The Evaluation of Evidence Bisphenol A Exposure and Human Reproductive Health: A review
Keywords:bisphenol A, reproduction, males, females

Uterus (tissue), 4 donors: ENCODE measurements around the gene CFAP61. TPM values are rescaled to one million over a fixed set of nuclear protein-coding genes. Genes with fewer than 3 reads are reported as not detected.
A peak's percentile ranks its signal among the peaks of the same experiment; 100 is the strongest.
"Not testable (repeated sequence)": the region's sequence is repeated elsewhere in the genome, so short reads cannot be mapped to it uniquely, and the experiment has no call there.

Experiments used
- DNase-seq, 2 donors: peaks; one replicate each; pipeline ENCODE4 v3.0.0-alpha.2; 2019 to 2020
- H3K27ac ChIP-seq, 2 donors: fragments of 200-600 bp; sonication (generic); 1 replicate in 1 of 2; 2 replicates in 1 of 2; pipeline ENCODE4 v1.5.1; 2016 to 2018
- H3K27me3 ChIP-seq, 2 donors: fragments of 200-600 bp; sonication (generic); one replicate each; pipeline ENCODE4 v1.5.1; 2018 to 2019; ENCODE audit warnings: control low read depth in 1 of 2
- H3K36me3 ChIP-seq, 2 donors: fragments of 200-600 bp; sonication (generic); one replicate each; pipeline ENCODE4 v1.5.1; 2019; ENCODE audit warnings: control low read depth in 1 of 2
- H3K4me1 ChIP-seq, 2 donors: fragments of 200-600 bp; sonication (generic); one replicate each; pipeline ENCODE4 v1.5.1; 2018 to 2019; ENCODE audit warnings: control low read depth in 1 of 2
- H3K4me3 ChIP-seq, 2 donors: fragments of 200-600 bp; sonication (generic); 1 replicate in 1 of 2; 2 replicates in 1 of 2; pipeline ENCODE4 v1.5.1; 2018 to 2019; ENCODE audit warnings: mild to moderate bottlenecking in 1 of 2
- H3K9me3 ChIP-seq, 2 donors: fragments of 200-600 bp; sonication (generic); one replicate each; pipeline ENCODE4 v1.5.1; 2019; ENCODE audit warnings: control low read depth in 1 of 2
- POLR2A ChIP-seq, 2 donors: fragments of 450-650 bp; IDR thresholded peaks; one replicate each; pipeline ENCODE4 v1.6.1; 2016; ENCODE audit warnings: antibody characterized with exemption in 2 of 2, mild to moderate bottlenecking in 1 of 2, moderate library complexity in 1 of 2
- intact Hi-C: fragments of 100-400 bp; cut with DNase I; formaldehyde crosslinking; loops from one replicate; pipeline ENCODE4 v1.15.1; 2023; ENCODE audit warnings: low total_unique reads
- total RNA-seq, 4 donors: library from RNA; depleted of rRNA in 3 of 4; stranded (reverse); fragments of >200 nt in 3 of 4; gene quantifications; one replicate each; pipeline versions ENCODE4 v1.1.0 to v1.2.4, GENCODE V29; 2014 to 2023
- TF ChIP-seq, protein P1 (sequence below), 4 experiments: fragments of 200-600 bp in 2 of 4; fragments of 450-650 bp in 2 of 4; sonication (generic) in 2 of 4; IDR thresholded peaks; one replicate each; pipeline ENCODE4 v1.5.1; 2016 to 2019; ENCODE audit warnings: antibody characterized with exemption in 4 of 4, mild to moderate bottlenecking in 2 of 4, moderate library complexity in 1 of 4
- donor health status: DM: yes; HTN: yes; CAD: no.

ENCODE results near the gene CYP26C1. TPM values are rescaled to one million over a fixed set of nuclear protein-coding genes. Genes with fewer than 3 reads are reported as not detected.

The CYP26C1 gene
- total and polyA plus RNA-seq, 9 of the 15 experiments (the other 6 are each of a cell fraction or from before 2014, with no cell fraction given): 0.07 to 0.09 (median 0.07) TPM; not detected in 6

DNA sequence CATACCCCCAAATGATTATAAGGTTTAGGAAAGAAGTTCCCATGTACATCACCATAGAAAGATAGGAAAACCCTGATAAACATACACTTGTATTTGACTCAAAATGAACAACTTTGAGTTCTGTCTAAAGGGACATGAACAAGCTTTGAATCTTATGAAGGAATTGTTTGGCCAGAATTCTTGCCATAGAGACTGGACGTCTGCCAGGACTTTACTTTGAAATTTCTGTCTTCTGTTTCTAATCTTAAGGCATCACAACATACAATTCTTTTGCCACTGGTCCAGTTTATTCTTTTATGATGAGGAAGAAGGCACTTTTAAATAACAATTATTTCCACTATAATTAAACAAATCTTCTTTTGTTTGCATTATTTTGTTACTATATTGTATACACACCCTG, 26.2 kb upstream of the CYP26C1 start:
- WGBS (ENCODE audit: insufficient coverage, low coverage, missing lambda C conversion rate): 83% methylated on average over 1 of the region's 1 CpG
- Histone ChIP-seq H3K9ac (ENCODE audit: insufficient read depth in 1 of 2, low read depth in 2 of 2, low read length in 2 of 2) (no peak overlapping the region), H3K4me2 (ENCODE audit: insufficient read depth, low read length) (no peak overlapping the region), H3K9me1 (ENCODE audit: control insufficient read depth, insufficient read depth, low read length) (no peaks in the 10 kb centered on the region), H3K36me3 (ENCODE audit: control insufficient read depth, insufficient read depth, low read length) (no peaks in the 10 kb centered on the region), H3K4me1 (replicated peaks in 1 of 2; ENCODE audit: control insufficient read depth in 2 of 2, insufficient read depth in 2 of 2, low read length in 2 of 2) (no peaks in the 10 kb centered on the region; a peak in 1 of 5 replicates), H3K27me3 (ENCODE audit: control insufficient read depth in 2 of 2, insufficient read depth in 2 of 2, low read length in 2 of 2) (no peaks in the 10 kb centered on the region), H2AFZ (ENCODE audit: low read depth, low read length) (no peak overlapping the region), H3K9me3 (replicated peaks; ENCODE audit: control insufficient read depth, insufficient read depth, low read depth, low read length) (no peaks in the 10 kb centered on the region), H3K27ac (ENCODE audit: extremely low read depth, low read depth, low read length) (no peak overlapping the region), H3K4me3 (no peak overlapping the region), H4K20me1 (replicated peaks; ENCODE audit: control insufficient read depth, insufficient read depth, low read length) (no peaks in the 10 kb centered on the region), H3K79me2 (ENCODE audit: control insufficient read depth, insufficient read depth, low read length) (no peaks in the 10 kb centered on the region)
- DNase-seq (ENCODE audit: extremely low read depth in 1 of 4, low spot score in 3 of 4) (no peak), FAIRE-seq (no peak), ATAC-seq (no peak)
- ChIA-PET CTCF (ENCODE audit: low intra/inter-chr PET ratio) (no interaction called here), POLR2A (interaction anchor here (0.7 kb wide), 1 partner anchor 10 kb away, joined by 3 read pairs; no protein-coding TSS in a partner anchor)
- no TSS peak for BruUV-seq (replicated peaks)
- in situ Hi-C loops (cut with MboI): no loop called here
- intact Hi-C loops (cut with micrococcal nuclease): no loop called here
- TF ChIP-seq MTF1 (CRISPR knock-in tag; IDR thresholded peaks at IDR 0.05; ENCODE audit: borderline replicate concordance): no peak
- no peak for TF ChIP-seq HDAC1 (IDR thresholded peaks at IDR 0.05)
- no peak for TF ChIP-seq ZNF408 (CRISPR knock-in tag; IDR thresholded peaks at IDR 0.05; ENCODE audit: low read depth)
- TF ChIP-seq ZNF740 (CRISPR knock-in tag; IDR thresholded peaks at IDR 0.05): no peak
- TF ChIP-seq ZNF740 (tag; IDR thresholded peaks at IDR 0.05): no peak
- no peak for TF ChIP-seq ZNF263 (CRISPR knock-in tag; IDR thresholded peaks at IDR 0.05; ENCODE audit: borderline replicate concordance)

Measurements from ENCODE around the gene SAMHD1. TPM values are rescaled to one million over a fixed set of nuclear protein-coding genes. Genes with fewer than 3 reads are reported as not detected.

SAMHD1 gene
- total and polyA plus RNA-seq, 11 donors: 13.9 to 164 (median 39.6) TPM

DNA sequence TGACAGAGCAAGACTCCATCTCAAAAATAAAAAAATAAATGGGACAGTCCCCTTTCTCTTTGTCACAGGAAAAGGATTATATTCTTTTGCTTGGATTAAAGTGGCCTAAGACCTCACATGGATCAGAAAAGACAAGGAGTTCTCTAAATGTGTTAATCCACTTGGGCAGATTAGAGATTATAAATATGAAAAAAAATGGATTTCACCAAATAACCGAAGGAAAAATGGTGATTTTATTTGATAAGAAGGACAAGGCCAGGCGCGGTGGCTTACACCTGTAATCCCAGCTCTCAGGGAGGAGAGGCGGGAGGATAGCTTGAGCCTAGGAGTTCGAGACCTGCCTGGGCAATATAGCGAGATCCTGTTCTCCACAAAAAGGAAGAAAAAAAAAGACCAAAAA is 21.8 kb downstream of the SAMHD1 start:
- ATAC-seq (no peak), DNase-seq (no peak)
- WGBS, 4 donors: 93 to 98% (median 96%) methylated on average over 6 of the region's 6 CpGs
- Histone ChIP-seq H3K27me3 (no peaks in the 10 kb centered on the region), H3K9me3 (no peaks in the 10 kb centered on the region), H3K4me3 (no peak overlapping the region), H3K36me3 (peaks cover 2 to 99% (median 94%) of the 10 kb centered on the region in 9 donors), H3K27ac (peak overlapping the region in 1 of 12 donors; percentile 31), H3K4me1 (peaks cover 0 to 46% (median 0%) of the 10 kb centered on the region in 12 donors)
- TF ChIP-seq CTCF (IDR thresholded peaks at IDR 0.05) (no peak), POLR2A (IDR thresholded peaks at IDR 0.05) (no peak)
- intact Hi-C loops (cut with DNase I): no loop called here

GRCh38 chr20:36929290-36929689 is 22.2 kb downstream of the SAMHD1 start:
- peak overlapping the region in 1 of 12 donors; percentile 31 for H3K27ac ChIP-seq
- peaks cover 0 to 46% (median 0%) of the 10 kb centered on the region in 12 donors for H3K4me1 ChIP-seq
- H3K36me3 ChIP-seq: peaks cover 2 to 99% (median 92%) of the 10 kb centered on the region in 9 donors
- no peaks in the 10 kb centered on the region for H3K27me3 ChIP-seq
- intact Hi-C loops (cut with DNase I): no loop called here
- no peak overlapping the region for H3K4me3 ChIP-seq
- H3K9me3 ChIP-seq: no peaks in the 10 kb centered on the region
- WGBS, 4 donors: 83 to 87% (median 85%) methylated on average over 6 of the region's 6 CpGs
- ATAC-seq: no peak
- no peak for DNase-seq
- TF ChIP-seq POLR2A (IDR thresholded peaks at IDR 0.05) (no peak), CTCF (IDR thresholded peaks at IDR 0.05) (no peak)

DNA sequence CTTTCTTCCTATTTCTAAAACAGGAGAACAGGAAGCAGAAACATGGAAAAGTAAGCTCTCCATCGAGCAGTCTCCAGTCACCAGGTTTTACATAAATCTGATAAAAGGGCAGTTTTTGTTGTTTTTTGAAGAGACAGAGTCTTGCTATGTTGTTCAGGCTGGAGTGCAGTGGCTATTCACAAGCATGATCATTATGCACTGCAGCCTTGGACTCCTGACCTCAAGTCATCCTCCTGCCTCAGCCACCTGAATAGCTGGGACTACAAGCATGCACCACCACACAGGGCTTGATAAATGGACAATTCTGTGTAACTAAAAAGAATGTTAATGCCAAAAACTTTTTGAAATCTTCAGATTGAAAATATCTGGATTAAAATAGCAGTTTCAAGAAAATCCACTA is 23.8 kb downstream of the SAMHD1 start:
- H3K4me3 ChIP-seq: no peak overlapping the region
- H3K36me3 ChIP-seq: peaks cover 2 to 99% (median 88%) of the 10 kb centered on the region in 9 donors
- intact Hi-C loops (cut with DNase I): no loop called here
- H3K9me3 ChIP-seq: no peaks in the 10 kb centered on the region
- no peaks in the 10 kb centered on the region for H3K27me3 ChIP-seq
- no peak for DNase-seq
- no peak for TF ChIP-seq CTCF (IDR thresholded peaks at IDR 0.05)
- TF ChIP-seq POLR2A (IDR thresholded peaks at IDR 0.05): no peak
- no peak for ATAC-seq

Infertility is widespread problem defined as the inability to conceive after one year of unprotected intercourse. One of the most notable factors causing this status is the exposure to environmental contaminants. It is now recognized that many contaminants present in the environment have the ability to interfere in the action of hormones and therefore are termed endocrine disruptors (EDs). Some of these compounds are present in nature, but the majority are artificial and released into the environment by the human activities without any prior knowledge of their impact on ecosystems, animal welfare, or wildlife and human health. Many epidemiological studies have reported a radical growth in the incidence of male infertility, accompanied by decreasing sperm quality, decline in spermatozoa motility, defect in Leydig cell morphology, insufficient activity of steroidogenesis and spermatogenesis. The similar situation was observed in female, when the increased risk for endometriosis, reproductive and other endocrine-related cancer, impaired oocytes, ovarian dysfunction, or irregular menstrual cycle was confirmed. All mentioned consequences have been associated with increasing concentration of bisphenol A (BPA) in the environment. Humans are exposed to BPA not only through specific occupational circumstance, but nowadays more generally also from the ordinary day-to-day domestic and workplace lifestyles. Almost 3.4 million tons per year of BPA is used in a variety common product such as food packaging, household products, epoxy resins, dental sealants and many others. Under these endpoints, apprehensions about the reproductive dysfunctions associated with BPA action are unquestionable. In this review, we address the topic of BPA effects on reproductive function in males and females and emphasize its effects on overall health. A considerably more detailed and systematic research in EDs toxicology is required for a better understanding of risks associated with exposure to environmental toxicants.